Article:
We begin, then as we said above, with the Great Bear. Hesiod says she is named Callisto, daughter of Lycaon, who ruled in Arcadia. Out of her zeal for hunting she joined Diana, and was greatly loved by the goddess because of their similar temperaments. Later, when made pregnant by Jove, she feared to tell the truth to Diana. But she couldn’t conceal it long, for as her womb grew heavier near the time of her delivery, when she was refreshing her tired body in a stream, Diana realized she had not preserved her virginity. In keeping with her deep distrust, the goddess inflicted no light punishment. Taking away her maiden features, she changed her into the form of a bear, called arktos in Greek . In this form she bore Arcas.
But as Amphis, writer of comedies, says, Jupiter, assuming the form of Diana, followed the girl as if to aid her in hunting, and embraced her when out of sight of the rest. Questioned by Diana as to the reason for her swollen form, she replied that it was the goddess’ fault, and because of this reply, Diana changed her into the shape we mentioned above. When wandering like a wild beast in the forest, she was caught by certain Aetolians and brought into Arcadia to King Lycaon along with her son as a gift, and there, in ignorance of the law, she is said to have rushed into the temple of Jove Lycaeus. Her son at once followed her, and the Arcadians in pursuit were trying to kill them, when Jupiter, Mindful of his indiscretion, rescued her and placed her and her son among the constellations. He named her Arctos, and her son Arctophylax. About him we shall speak later.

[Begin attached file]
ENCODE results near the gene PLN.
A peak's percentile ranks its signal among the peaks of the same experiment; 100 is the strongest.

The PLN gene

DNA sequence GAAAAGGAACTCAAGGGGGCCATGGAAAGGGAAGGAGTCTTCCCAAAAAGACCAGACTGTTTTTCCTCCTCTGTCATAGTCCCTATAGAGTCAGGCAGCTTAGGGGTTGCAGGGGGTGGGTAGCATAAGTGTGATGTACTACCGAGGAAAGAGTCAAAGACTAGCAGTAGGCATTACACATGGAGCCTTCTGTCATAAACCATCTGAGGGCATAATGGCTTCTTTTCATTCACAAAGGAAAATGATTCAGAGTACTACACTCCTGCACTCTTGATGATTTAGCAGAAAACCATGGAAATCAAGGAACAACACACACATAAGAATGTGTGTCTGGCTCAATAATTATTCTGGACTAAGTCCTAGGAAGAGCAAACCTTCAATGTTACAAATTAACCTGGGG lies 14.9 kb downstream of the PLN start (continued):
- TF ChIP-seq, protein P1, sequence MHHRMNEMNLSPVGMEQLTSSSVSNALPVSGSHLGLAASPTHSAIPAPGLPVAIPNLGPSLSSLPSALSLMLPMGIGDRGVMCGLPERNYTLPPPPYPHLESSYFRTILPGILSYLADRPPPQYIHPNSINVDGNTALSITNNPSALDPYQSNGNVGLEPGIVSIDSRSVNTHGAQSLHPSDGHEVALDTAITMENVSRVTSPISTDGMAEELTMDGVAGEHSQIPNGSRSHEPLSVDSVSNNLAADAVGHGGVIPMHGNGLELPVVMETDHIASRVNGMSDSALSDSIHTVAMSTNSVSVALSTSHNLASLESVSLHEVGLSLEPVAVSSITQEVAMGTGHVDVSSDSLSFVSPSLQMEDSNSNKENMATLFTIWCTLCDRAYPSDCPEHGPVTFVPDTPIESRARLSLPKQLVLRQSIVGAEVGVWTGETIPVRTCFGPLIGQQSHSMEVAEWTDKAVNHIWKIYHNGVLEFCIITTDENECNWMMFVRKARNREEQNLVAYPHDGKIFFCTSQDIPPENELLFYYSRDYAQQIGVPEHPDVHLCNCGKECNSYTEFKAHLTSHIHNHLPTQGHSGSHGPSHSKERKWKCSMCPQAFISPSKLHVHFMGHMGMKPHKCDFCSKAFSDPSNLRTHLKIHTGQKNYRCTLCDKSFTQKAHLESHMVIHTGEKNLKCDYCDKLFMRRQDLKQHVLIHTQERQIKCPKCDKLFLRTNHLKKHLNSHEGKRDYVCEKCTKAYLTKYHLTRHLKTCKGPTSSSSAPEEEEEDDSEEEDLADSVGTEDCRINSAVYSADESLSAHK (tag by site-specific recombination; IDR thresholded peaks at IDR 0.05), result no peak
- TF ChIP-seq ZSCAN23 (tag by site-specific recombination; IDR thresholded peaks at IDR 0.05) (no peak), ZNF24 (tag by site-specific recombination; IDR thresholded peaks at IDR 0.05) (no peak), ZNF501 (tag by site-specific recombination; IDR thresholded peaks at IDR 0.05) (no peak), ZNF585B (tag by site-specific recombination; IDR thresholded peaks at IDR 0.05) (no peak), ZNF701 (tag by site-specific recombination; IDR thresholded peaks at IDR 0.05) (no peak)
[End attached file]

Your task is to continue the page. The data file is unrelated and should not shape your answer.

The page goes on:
Some, too, have said that when Callisto was embraced by Jove, Juno in anger turned her into a bear; then, when she met Diana hunting, she was killed by her, and later, on being recognized, was placed among the stars.
But others say that when Jupiter was pursuing Callisto in the woods, Juno, suspecting what had happened, hurried there so that she could say she had caught him openly. But Jove, the more easily to conceal his fault, left her changed to bear form. Juno, then, finding a bear instead of a girl in that place, pointed her out for Diana, who was hunting, to kill. Jove was distressed to see this, and put in the sky the likeness of a bear represented with stars.